November 17, 2019: The real hero of “The Inheritance,” Matthew Lopez’s thoughtful, moving and painfully funny play, is E.M. Forster, the celebrated English author of “Howards End,” “A Room with a View,” “A Passage to India,” and “Maurice,” that last a gay-themed novel published after his death in 1970. It’s quite the literary thrill to find the great writer alive and onstage (and called here by his middle name, Morgan) in Lopez’s free-form borrowings from and musings on “Howards End.” As played with searching intelligence by Paul Hilton, who originated the role at the Young Vic and in its Oliver Award-winning West End transfer, Morgan/Forster emerges as a brilliantly talented writer and an achingly sensitive man. Stephen Daldry (“An Inspector Calls,” “Billy Elliot”) directs this epic two-parter in a sinuous manner that suits the playwright’s flowing thoughts, and gives his characters the freedom to roam, to learn and, eventually, to grow. Designer Bob Crowley assists with a sleek set — a flat white surface of infinite playing space, with scenes and settings defined by Jon Clark’s sharp lighting design — that makes complex movement look like a walk in the park.

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  • HOLLYWOOD REPORTER REVIEW OF The Inheritance

    'The Inheritance': Theater Review

    David Rooney

    November 17, 2019: But even when the playwright's hand becomes too visible, the talk too diffuse and the monologues a little too much like showpieces, the depth of feeling in Lopez's drama is frequently ravishing and the writing utterly gorgeous. The grounding humanism has its roots in Forster, but the humor, empathy and insightful observation of contemporary gay Manhattanites in their 20s and 30s — a generation that came out when the devastating plague years of the AIDS crisis already were being archived away as history — are very much Lopez's own. The play is both wonderfully funny and exquisitely poignant, but its real achievement is the deft hand with which it connects multiple generations of gay men, underscoring the importance of sharing stories and keeping the past alive. That binding tissue forms a dialogue between today's young gay men — who have embraced their sexual identities during an era of gay marriage and wide cultural representation, when HIV has become a more treatable illness — with older men who fought for gay rights and endured the scourge of AIDS. Or didn't.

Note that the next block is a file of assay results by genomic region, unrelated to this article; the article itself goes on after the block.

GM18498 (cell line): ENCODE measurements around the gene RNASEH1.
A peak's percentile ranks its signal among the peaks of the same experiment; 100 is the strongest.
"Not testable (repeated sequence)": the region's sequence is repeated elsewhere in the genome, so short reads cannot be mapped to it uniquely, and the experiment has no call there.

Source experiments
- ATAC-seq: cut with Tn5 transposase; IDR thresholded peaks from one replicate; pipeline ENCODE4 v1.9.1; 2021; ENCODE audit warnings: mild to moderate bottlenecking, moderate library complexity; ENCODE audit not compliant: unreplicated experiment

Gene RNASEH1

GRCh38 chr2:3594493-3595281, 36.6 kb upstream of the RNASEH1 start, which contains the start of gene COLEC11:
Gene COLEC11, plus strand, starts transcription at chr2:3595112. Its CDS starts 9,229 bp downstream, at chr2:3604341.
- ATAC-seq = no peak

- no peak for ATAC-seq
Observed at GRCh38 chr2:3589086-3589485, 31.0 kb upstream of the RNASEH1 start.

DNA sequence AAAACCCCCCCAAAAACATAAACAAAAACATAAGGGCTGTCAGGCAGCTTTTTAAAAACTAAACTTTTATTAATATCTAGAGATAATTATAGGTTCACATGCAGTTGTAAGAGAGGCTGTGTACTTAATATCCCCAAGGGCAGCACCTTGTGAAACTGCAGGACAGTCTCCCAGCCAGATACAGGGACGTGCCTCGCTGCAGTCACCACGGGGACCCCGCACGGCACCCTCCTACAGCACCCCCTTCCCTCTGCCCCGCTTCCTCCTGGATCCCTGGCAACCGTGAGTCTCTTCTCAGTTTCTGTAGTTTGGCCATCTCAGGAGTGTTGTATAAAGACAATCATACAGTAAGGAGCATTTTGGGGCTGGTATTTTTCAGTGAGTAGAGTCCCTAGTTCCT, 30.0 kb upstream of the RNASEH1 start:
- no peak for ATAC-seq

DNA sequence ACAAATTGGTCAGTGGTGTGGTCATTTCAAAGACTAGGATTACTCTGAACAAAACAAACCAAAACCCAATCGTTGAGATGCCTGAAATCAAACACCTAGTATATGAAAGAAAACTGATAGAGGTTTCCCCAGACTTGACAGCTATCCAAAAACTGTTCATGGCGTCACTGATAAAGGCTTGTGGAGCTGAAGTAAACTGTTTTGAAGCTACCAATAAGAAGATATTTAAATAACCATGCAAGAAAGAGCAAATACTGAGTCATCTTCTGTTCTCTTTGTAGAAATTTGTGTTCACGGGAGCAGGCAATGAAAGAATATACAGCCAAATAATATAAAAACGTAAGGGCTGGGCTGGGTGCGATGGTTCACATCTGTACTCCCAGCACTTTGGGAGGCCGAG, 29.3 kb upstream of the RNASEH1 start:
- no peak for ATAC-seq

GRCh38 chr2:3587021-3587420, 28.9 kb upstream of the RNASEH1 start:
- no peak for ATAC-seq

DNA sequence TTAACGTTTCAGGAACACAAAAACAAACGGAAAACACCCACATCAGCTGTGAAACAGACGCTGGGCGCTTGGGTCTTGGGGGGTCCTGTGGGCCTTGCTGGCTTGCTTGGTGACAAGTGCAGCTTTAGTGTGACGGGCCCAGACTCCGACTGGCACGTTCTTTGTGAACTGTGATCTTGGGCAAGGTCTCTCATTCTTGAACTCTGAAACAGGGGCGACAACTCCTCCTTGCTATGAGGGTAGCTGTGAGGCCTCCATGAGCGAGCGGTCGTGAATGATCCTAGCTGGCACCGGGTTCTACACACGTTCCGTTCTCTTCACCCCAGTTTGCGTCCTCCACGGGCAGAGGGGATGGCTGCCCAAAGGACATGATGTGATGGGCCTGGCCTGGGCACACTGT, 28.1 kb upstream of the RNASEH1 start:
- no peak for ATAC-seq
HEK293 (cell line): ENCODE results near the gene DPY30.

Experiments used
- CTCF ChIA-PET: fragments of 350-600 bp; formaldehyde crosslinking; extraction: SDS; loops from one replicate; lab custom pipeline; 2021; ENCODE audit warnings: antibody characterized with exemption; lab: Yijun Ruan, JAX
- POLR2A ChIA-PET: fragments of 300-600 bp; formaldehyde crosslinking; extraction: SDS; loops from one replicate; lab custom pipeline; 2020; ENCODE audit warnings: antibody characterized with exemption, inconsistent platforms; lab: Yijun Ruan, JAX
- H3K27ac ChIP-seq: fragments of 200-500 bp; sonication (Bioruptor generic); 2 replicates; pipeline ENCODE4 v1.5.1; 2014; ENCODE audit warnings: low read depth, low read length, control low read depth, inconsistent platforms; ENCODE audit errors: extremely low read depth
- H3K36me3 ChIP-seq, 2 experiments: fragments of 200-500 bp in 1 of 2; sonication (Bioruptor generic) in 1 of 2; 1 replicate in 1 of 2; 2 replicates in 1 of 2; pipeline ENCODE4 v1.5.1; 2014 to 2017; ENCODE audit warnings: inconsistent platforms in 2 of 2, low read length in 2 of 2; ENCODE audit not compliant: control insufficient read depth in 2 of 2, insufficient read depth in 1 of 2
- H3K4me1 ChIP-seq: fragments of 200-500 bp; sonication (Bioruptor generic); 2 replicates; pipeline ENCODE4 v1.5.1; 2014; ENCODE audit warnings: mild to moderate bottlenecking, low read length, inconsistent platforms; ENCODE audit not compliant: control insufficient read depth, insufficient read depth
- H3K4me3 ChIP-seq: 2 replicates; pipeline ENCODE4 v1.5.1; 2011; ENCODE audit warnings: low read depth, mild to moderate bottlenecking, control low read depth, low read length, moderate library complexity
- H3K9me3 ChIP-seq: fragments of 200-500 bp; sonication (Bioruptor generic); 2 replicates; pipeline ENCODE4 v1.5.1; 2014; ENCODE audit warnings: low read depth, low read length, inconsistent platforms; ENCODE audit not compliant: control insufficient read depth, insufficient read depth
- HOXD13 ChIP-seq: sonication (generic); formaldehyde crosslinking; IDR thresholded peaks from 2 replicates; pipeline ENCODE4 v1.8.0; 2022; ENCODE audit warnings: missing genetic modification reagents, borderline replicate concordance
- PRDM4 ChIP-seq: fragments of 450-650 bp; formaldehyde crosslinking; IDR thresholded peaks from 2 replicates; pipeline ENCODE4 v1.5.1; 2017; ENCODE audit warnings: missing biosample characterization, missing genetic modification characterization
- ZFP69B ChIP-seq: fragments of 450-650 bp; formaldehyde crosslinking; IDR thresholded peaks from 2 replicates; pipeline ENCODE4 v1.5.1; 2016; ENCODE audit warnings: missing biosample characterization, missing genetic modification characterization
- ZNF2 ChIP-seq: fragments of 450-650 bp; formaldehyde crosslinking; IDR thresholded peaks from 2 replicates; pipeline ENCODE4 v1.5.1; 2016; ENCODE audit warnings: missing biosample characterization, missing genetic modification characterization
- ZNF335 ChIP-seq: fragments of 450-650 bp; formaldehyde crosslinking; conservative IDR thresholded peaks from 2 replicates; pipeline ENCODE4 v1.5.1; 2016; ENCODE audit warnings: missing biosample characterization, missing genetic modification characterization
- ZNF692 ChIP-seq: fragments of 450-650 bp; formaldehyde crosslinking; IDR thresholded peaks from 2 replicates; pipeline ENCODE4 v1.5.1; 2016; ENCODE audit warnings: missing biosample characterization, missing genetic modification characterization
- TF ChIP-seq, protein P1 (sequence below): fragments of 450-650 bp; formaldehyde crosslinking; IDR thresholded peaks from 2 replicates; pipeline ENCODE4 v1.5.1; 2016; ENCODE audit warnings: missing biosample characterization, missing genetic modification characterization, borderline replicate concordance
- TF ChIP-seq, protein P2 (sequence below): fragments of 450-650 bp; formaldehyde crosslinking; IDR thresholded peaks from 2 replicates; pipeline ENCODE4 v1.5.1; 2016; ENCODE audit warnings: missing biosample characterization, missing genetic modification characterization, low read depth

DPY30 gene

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  • TIME OUT NEW YORK REVIEW OF The Inheritance

    The Inheritance

    Adam Feldman

    November 17, 2019: The Inheritance is in many ways a ghost story: It is set among a group of gay men in present-day New York City, but it is animated by spirits of the past. Foremost among them is the English novelist E.M. Forster (the marvelous Paul Hilton), whom Matthew Lopez’s script—like Forster’s friends—calls Morgan. In the prologue, when the play’s characters are fishing for a way to tell their story, Forster appears to them as a plummy, chummy guide. So begins Lopez’s intimate Broadway epic: a searching, expansive and sometimes very moving exploration of love, money, community and memory.